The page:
Organized Wine Crime

Organized Wine Crime

Many assume that the LCBO’s control of the wine business in Ontario is an outgrowth of the anti-alcohol movement in the ’30s—to protect us from demon alcohol. Not really. Government took control to take organized crime out of the booze business during Prohibition and reap the tax rewards for its citizens. Who knew that this monopoly would end up being obtrusive and demanding in the manufacture and purveyance of a legal product in Ontario—at least as perceived by many who toil to make a living in the wine business.

It’s for this reason that I love the irony, whether intended or not, of the name of the new Niagara winery Organized Crime. It purportedly refers to a much more gentle antiquated, folksy tale of a feud between Mennonite congregations in Niagara (Mennonites feud—who knew?) which resulted in one congregation heisting a pipe organ from the other’s church and throwing it down an embankment.

This is all good fun, and this kind of irreverence on wine labels is all the rage right now. Organized Crime is the product of one marketing mind named Bernie Hadley-Beauregard of Brandever Strategy Inc. who has created other catchy wine brands in B.C. (Blasted Church) and Niagara (Megalomaniac). Creatively branding wine can be refreshingly playful, maybe even memorable, but whenever marketing overshadows content this critic’s antennae go nuts. And having tasted the debut range of Organized Crime, I am left to ponder the long-term viability of a cute name in this very competitive market.

The wines are largely good and clean, lively and expressive of their varietal (grape) content, if a bit expensive for the quality therein. There is a shallowness, a dilution of grape flavour in some that makes one yawn, and washes out some of the reason to have so many different varietal labels—especially the sauvignon blanc and viognier. This could be due to the 2006 vintage (a tough, wet year in the region) and/or it could be from young vines on the property, with all wines being estate grown in the Beamsville Bench appellation by owners Jan and Krystyna Tarasewicz.

One wine—their 2006 Gewürztramineris—is among the best I’ve ever tasted from Ontario, and suggests older vines due to its concentration. Someone in the organization recognized this fact and priced it at $22. I suspect that someone is winemaker Andrzej Lipinski, the itinerant (Legends, Fielding, De Sousa, Megalomaniac) hired gun oenologist consultant with a sensibility for crafting very vibrant wines, whites in particular.

Here are my notes on the wines, only available from the winery.

Organized Crime 2006 Gewurztraminer ($22.00, 89 points) Fairly deep colour. Big, rich, classic nose of lychee, white pepper, grapefruit, rosewater and lime. Full bodied, a touch sweet, powerful yet lively. Quite exciting with excellent length showing mandarin, spice, ginger tea on the finish. The nicely restrained alcohol content (11.6%) means most power is coming from the fruit.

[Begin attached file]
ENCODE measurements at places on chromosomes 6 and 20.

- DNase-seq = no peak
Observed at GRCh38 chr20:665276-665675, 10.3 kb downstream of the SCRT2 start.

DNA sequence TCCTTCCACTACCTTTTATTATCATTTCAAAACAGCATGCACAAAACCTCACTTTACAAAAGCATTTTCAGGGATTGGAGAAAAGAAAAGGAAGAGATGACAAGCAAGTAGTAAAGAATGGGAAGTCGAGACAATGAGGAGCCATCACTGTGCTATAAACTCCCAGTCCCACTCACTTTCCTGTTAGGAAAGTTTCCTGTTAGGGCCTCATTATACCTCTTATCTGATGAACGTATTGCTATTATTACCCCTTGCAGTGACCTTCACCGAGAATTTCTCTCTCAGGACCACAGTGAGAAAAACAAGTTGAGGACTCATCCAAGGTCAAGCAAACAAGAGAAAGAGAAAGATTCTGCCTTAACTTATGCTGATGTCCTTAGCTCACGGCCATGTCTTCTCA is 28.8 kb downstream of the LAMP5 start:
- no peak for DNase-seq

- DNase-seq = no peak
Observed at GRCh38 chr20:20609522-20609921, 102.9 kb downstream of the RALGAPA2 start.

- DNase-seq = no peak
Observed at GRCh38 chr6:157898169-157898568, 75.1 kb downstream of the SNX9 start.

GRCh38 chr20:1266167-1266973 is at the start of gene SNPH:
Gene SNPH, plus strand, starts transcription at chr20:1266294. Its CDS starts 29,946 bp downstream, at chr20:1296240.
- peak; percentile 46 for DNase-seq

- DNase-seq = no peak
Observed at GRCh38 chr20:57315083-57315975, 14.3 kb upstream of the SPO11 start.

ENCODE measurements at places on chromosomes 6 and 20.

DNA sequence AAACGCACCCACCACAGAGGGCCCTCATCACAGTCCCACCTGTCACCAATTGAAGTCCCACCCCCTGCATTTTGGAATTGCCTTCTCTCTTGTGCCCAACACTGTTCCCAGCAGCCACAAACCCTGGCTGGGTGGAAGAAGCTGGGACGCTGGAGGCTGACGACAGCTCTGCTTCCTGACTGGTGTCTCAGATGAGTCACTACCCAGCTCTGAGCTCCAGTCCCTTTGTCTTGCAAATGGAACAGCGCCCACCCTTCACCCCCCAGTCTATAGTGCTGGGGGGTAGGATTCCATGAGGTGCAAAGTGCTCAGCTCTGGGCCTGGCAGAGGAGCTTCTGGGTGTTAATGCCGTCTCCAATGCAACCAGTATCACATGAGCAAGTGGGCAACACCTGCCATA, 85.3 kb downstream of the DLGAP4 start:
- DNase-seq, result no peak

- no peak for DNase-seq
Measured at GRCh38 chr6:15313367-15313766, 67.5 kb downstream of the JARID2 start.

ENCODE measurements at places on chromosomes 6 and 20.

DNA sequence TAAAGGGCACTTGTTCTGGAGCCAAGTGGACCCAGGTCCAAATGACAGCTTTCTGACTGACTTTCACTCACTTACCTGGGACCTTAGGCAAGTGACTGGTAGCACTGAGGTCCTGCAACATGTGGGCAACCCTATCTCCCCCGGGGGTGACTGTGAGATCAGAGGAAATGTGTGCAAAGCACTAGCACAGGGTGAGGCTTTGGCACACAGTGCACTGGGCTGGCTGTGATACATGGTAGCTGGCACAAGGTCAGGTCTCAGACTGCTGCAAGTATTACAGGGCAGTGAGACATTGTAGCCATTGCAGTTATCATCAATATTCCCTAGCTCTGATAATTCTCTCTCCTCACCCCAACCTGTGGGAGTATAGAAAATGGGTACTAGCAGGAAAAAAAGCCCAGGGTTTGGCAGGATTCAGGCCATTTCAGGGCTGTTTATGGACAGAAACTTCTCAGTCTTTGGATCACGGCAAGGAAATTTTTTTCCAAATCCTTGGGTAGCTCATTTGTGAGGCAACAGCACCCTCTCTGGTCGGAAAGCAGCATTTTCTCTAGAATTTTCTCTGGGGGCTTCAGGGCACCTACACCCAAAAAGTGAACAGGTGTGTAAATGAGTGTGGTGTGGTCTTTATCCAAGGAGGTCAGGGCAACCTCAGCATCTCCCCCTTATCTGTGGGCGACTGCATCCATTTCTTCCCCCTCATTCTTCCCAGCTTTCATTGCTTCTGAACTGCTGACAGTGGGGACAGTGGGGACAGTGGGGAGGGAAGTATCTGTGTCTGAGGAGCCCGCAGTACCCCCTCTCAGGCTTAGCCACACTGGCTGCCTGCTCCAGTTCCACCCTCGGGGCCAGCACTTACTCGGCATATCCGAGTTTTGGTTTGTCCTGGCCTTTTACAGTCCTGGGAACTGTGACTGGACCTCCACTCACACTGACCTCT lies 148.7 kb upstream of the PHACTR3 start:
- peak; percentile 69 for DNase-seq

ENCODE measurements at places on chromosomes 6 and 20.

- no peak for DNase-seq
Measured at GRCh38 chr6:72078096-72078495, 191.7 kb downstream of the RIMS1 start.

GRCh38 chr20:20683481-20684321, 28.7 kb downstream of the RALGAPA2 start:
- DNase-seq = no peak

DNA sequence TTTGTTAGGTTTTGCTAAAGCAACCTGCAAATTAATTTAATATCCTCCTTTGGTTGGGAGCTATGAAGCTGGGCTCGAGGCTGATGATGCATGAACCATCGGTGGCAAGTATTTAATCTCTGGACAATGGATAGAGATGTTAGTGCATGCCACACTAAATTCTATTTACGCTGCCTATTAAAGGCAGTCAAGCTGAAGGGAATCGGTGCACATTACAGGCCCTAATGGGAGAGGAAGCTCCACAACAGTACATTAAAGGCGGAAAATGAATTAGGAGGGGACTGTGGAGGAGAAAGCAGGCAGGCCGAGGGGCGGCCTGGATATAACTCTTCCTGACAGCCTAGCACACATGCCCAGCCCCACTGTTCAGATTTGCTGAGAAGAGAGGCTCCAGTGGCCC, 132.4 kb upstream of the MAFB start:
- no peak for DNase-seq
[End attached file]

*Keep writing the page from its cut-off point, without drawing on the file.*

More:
Organized Crime 2006 Chardonnay Reserve ($25.00, 87 points) Quite deep yellow-gold colour. Very ripe sweet peach, butterscotch, tobacco, cashew aromas. Full bodied, sweet and loaded with nutmeg, butter and wood resin. Quite dry, almost tannic on the finish, with a sweet butter toffee note and a lingering lemon. Very good to excellent length.

Organized Crime 2006 Chardonnay Unoaked ($18.00, 86 points) Quite rich, lifted nose of peach, chive and hot garlic bread. Medium-full bodied with 13.4% alcohol providing roundness and viscosity, plus heat on the finish A touch sweet; very good fruit length. Quite powerful, but a bit overdone but effective.

Organized Crime 2006 Chardonnay Musqué ($15.00, 86 points) This is pale, fresh and clean with fairly lifted tones of lavender and licorice. Quite full, juicy and a touch sweet on the palate, with a tart lime-like finish. Very good length.

Organized Crime 2006 Viognier ($16.00, 84 points) Why do a musqué and viognier when they are so similar in presentation? Very mild aromatic nose with a touch of starfruit and fennel-like spice. Simple but clean. Mid-weight, lean, tart, mineral, musky style. Good length.

Organized Crime 2006 Pinot Gris ($17.00, 84 points) Pours pale straw-grey in colour typical of pinot gris. Soft, mild, fruity nose of cooked apple with a touch of fennel and vanilla. Some sulphur as well. Hits the palate with considerable sweetness, fresh acidity and moderate alcohol. Lemony finish. Good length.

Organized Crime 2006 Sauvignon Blanc ($16.00, 83 points) Light, papery nose with a touch of lime, herbs, green pepper. Varietally accurate but not very distinguished. Quite mild on the palate; with high acid and alcohol, lime and peppery notes. Peppery, lean, dry and hot finish.

Organized Crime 2006 Riesling ($17.00, NR) Needs re-tasting before review and rating.